Jake Goldwasser (self-portrait above) is a writer and cartoonist who teaches poetry at the famed Iowa Writers’ Workshop. His poems have appeared in Grist, The Spectacle, and The New England Review. His cartooning and humor have been published by The New Yorker, Air Mail Weekly, and as a weekly feature in The Sunday Long Read.
You can find out more about Goldwasser on his website. But first, read his illustrated essay on how Asylum Arts and The New Jewish Culture Fellowship (both CANVAS Network Grantees) helped him reconsider his Jewish identity and how he thinks about himself as an artist. It’s an encouraging example of how Jewish arts and culture networks can have a profound impact on an individual artist while forging links between creatives.
Cartooning has long suffered from an identity crisis. Cartoons, like those found in The New Yorker, are distinct from the comic strips that you find in the funny pages of newspapers. Then there are comic books, and the more recent genre, the graphic novel, which is distinguished from comic books by (a rather vague notion of) literary merit.
One word that isn’t often used to describe these media is art. Cartooning has long been considered as a mere form of entertainment, as lesser than fine art. Only recently has it gained traction as an art form in literary, academic, and artistic institutions.
As a cartoonist, I always thought of art as something distinct from what I was pursuing. My heroes were other cartoonists, like Roz Chast and Barbara Smaller. I loved artists too—Rembrandt, Mondrian, Rothko—but didn’t recognize them as part of my tribe.
Then a coworker forwarded me a call for applications to an Asylum Arts Artist Retreat, a four-day meet-up of emerging Jewish artists in the Bay Area, hosted in a mountain house in Marin County. (Asylum retreats bring together multidisciplinary artists to share their work and learn from Jewish educators and arts professionals.) The idea that I, a cartoonist, might pretend to live up to the label of artist was scary, but I applied anyway.
I was elated when I was accepted, but I was also nervous. I wondered if I would be viewed as a fraud, someone whose art didn’t live up to an ideal. But when I arrived at the retreat, I was immediately met with the radical inclusivity that artist communities foster. We were artists from all kinds of media—performance, book arts, writing—and Jews from various lineages, some observant and some completely secular. My imposter syndrome didn’t evaporate, but I was welcomed as an equal member. We danced together. At night, we howled at the coyotes of the mountain, and the coyotes howled back.
“We howled at the coyotes of the mountain, and the coyotes howled back.”
We had many candid conversations during the week, and I was able to be honest about my insecurity as an artist. What I found when I shared this vulnerability now seems obvious in retrospect—many other artists felt similarly ambivalent about labels and identities, including being Jewish. The benefit of this “community within a community” was its ability to bolster these identities. It gave me permission to own being an artist, which for me was a transformation. It also broadened my understanding of Jewish identity, Jewish art, and Jewish activism and helped me identify my own place in that fabric.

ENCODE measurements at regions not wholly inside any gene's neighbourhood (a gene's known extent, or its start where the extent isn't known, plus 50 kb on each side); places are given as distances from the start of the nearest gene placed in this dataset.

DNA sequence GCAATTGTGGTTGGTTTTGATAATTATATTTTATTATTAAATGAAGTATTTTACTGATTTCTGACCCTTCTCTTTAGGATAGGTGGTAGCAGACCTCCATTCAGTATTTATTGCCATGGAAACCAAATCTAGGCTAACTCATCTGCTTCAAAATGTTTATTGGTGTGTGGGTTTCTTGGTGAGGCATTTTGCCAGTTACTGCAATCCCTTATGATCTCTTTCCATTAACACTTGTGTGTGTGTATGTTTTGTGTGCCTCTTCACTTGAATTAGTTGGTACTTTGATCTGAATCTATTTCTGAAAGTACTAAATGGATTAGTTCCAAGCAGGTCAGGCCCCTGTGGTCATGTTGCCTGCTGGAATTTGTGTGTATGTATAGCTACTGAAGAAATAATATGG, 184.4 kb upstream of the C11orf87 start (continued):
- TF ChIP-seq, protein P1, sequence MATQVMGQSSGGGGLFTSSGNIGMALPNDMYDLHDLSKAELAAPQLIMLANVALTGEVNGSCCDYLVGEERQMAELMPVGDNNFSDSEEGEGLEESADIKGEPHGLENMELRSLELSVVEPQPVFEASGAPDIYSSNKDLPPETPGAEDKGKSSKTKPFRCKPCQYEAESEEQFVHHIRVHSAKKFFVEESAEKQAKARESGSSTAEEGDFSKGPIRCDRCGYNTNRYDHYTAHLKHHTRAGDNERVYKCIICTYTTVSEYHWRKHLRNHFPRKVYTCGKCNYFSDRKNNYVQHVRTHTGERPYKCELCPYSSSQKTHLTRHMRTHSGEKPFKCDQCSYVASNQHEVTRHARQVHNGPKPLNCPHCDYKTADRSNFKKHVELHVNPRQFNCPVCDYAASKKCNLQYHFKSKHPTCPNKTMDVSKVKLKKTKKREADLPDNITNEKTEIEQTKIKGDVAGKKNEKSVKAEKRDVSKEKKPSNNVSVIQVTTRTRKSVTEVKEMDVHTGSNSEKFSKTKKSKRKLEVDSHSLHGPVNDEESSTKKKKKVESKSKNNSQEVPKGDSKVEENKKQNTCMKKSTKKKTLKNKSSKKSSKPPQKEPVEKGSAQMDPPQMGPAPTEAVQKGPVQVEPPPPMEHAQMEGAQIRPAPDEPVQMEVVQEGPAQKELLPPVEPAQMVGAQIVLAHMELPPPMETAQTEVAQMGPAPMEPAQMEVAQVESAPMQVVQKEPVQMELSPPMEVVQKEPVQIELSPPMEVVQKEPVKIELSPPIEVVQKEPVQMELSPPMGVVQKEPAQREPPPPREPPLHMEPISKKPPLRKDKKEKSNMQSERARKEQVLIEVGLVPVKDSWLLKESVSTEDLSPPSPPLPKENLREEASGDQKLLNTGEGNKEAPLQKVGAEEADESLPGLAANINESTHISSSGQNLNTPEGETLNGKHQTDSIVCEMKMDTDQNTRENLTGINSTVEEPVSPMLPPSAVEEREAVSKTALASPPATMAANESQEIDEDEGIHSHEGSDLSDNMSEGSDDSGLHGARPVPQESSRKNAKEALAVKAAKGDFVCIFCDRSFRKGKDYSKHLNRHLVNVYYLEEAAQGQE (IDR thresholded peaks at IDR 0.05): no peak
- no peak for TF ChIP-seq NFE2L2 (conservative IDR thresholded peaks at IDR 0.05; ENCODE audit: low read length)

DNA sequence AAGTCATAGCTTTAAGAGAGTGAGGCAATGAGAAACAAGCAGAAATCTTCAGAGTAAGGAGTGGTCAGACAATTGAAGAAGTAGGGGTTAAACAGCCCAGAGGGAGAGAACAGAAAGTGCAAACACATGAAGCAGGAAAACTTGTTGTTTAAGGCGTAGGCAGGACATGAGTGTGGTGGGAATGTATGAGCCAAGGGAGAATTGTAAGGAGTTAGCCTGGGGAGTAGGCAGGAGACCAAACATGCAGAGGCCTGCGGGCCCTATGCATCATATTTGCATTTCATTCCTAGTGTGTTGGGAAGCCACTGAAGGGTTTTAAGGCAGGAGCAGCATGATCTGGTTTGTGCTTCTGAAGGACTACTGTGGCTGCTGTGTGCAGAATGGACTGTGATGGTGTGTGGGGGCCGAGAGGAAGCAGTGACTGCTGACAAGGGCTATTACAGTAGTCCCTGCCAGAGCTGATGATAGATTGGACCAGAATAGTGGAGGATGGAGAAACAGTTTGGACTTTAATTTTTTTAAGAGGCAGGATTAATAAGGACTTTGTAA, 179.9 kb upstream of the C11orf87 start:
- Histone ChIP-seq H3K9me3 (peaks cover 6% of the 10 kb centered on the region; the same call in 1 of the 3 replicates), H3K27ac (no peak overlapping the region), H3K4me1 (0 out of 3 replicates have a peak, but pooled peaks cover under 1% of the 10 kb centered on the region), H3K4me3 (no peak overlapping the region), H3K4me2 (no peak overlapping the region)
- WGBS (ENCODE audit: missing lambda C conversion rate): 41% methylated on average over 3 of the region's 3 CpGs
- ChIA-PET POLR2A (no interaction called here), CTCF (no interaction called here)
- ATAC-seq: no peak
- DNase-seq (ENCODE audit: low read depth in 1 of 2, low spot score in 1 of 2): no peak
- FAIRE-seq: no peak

A few months later, the pandemic struck. Every Sunday, for over a year, we met over Zoom, and checked in for accountability on our creative work that week. It was and is one of the most significant spiritual and artistic communities I’ve been a part of.
Later that year, feeling a little more confident about my artwork, I was accepted to the New Jewish Culture Fellowship. I was amazed at and intimidated by the other fellows: dancers and musicians and visual artists and writers with impressive resumes and publication records. And my project was to teach a course on the Jewish graphic memoir, which meant I needed to embody a sense of teacherly authority, too.
When my students and I met over Zoom, my anxiety was put at ease. Rather than feeling like I was instructing a class, I felt that I was at home in a community of like-minded people who were deeply engaged in this art form. Not all the students were Jewish. Not all were cartoonists either. But our shared commitment to engage with the topic of Jewishness and the idiosyncrasies of graphic media broke down the barriers that can easily make a classroom experience feel stilted and hierarchical.
Because the New Jewish Culture Fellowship took place during peak Covid, I didn’t get to experience as many of the other fellows’ projects as I normally might have. I did, however, get to go to Plant Bodies, a ritual designed by the artist Ellie Lobovits, which used the plants of Prospect Park as a jumping-off point for thinking about lineage, both familial and artistic. This was not the kind of thing I used to consider part of my artistic practice—cartoons are pretty much the opposite end of the artistic spectrum from an outdoor botanical ritual. But there, on one of the lawns of Prospect Park, as I learned what goldenrod and pokeberries looked like, my understanding of art expanded.
I haven’t built my artistic identity in lecture halls. I’ve built it in bars and coffee shops, where I’ve felt understood by a small group of likeminded people. Communities like the ones cultivated by fellowships, temporary as they may be, can be a place where artists find confidence in their vision and form long-lasting relationships with colleagues. I owe my identity as an artist to these spaces, and as a Jewish artist in particular.
“…as I learned what goldenrod and pokeberries looked like, my understanding of art expanded.”